OS X Yosemite & Automation
It’s definitely not a stretch to say that Yosemite changes everything. Dramatic interface design tightly integrated with ground-breaking cooperation between computers and mobile devices. Lines are being blurred here people.
It’s about power. It’s about integration. It’s about getting things done. And, as always, what technologies are the grain in the granite? That’s right — Automation. It’s simple: you take Yosemite combined with Automation and you get: “Yose-mation” Unleashed!
And so the story of Automation in this release follows the themes outlined by Yosemite: leaner, cleaner, more powerful, and with a dramatic flair or two. It’s all in Automation in OS X v10.10. To get the details, check out the short summaries detailed below:
Automator remains unique amongst automation tools. Because of its simple drag-and-drop approach for creating “Automation Recipes,” it has given both customers and professionals the means for creating complex workflow solutions, often without writing a single line code. Yosemite refines and extends this popular application.
Keynote Automator Actions Set
Over two dozen actions in the Automator Actions for Keynote collection deliver a reliable set of power tools for rapid development and deployment of high-quality professional presentations.
For enterprise developers and in-house solution experts, these flexible and customizable Automator actions are the essential component for delivering time-critical marketing, research, and sales materials. And they’re thoroughly documented with great examples and videos at our sister site: iworkautomaton.com
OS X works best when its technologies work together. Mavericks introduced Speakable Workflows as an extension of the Speakable Items architecture. But in Yosemite, Speakable Items are gone. Their functionality has been merged with the Dictation architecture of the OS and morphed into a new feature called Dictation Commands. But unlike Speakable Items, Dictation Commands are not separate from the rest of the speech architecture. Turn on Dictation and you automatically gain access to Dictation Commands. At any time—even during a dictation session—you can speak the title of a command to have it recognized and executed.
The best part of the new speech-related abilities of Yosemite is how easy Apple has made it to extend and customize Dictation Commands, courtesy of a new Automator template.
When you launch the Automator application in Yosemite, the workflow template chooser offers a new option: Dictation Command. Using this new workflow template you can create a system Dictation Command that automates any process or task that Automator is capable of performing.
TIP: Check out the Macworld article on creating Dictation Commands.
AppleScript remains a go-to tool for creating effective solutions for challenging problems. Time and again, it is used to solve issues that range from mere repetition to complex interactive workflows involving logic applied to multiple applications and frameworks, and even the UNIX shell. And with Yosemite, AppleScript continues to gain new abilities and client applications in OS X.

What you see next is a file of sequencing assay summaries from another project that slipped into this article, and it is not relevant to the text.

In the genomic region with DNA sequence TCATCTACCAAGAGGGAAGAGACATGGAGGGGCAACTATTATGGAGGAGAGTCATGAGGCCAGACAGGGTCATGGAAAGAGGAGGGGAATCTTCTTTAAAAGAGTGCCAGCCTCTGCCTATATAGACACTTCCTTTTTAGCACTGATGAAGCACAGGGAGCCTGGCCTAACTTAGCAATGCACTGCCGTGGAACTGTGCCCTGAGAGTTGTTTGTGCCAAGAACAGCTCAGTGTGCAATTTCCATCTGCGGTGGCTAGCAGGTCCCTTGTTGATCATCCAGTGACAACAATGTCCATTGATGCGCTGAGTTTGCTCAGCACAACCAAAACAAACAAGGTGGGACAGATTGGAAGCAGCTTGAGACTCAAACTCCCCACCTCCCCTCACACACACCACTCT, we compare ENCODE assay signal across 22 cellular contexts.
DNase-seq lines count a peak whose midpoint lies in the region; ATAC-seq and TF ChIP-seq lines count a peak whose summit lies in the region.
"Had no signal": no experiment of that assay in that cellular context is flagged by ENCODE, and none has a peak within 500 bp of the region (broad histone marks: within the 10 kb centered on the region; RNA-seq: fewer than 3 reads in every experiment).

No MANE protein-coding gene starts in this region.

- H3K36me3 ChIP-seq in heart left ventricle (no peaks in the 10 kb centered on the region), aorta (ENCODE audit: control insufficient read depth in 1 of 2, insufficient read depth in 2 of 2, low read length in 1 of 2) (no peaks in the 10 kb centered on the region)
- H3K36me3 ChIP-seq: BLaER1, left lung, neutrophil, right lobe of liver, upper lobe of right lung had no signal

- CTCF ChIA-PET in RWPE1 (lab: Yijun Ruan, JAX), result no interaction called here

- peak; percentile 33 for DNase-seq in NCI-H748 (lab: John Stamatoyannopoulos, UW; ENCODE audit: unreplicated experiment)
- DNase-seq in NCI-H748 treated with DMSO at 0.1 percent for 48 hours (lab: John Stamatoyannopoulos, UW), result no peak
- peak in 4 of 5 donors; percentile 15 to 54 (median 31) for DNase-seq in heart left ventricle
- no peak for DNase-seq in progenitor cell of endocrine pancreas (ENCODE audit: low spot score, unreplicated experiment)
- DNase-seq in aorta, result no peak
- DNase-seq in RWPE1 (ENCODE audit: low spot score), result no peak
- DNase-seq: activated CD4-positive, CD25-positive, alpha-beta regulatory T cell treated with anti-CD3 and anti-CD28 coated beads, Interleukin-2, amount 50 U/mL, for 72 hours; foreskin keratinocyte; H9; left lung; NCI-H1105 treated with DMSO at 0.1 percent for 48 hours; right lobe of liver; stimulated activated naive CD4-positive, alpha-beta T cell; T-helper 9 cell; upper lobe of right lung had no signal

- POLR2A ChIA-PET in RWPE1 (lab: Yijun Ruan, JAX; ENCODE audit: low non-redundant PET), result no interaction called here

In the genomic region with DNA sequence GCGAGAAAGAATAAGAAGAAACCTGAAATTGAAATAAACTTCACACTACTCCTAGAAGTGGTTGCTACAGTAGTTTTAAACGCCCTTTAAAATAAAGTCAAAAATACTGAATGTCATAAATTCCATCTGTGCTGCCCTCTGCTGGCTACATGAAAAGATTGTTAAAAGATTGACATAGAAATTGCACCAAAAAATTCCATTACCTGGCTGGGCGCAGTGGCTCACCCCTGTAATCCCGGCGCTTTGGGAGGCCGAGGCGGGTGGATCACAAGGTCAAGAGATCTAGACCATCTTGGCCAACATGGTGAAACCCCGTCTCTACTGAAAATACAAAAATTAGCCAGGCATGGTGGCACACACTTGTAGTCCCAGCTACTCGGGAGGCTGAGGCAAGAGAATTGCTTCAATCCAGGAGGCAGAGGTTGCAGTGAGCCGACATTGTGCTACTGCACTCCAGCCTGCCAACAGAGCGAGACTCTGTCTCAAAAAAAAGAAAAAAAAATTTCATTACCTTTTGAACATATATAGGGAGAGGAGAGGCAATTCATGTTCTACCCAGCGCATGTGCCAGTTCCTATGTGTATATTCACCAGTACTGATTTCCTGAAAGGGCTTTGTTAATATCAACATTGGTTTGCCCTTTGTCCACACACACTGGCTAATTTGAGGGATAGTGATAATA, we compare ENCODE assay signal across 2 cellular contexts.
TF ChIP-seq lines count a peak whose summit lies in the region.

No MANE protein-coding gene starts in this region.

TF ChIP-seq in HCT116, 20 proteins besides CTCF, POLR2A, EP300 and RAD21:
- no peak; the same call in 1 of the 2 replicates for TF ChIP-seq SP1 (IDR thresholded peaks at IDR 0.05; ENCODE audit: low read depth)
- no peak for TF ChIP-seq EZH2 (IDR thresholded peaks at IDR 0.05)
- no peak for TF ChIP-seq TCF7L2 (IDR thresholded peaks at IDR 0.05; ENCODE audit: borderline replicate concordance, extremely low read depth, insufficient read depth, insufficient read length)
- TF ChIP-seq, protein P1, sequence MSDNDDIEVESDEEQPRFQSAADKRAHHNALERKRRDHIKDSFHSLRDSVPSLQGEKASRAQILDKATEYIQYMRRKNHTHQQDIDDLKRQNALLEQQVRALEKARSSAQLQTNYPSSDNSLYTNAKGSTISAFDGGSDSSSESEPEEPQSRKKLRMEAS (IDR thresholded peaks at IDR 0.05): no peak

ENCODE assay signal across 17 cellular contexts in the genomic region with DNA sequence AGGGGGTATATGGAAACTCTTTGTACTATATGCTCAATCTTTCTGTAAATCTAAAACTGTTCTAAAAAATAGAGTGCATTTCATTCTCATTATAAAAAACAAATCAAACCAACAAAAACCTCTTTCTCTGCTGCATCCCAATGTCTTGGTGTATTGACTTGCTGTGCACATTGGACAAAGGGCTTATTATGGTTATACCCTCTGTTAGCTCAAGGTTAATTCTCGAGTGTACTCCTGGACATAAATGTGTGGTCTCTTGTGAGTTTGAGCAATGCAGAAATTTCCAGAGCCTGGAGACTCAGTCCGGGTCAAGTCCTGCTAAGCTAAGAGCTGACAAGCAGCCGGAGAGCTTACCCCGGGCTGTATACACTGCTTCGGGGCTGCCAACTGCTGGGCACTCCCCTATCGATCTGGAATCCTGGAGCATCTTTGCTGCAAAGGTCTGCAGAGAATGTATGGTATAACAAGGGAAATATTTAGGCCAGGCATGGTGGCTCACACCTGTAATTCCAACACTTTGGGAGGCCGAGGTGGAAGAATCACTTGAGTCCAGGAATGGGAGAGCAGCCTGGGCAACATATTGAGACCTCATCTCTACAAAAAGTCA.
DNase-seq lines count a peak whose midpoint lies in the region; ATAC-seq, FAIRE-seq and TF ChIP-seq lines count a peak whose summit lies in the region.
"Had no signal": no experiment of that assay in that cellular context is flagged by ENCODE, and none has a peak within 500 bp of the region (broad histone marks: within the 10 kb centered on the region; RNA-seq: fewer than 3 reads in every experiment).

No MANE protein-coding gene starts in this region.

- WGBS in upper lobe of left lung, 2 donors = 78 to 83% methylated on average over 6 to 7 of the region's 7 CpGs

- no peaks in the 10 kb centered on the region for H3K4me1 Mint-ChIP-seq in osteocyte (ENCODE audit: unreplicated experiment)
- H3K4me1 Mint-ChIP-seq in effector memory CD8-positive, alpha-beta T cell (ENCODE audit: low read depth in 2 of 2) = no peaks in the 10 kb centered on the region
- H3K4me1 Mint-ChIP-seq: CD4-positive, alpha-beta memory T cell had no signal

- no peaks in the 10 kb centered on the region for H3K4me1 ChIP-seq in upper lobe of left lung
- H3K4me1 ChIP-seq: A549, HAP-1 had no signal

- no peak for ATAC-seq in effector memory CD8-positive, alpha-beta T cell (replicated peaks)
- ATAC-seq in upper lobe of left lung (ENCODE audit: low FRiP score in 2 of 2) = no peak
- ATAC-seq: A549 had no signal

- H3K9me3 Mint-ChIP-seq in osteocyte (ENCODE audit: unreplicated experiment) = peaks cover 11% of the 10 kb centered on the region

AppleScriptObjective-C, or ASOC, is the dynamic fusion of the AppleScript and Objective-C languages, providing access within scripts to the classes and methods of the core Cocoa frameworks of OS X, while also possessing the ability to query and command applications throughout the OS via Apple Events.
In previous versions of OS X, AppleScriptObjective-C required hosting by applets, droplets, or applications, in order to execute. In Yosemite, ASOC is available everywhere AppleScript can run, including in standard script files and bundles executed by the Script Menu.
This new freedom extends to ASOC’s use in Script Libraries, a powerful feature for creating scripting extensions introduced in Mavericks. Scripts used as libraries no longer require special flagging as AppleScriptObjective-C components.
And in addition, AppleScript handlers and libraries that incorporate the use of named parameters can now identify them as optional, making them much more flexible for use by scripts and applications.
Automatic Progress Indicators
A long-requested feature arrives with Yosemite — automatic progress indicators. Add these new AppleScript language properties to your scripts and progress indicators appear automatically.
If your script is running in the Script Editor, progress indicators appear in the script window. If your script is running from the Script Menu, progress indicators appear in the Automation Menu in the main menu bar. And if your script is saved as an applet, a floating progress window appears automatically (like the one in the movie below).
The Script Editor is Back!
When it comes to look-and-feel, everything changed in Yosemite, including the venerable AppleScript Editor application. To begin with, it reverted to its original name: “Script Editor,” a much more appropriate moniker since Yosemite automation adds a well-known web-language stalwart to the family of OSA languages edited within this noble application.
You’ll also notice that the Script Editor slimmed down and “gussied up” all while adding new abilities and incorporating icons and controls used by the other editing applications in OS X.
Scriptable Data Merge Support in Pages
The new scriptable text placeholders in the Yosemite release of the Pages application provide the mechanism for automated data merging with external data sources such as Numbers spreadsheets.
And to make it even better, JXA scripts are integrated into all aspects of the system and can be invoked from the command-line, from the system-wide Script Menu, and can even be distributed as code-signed applets and droplets.
DOWNLOAD the example applet and droplet featured in the movie.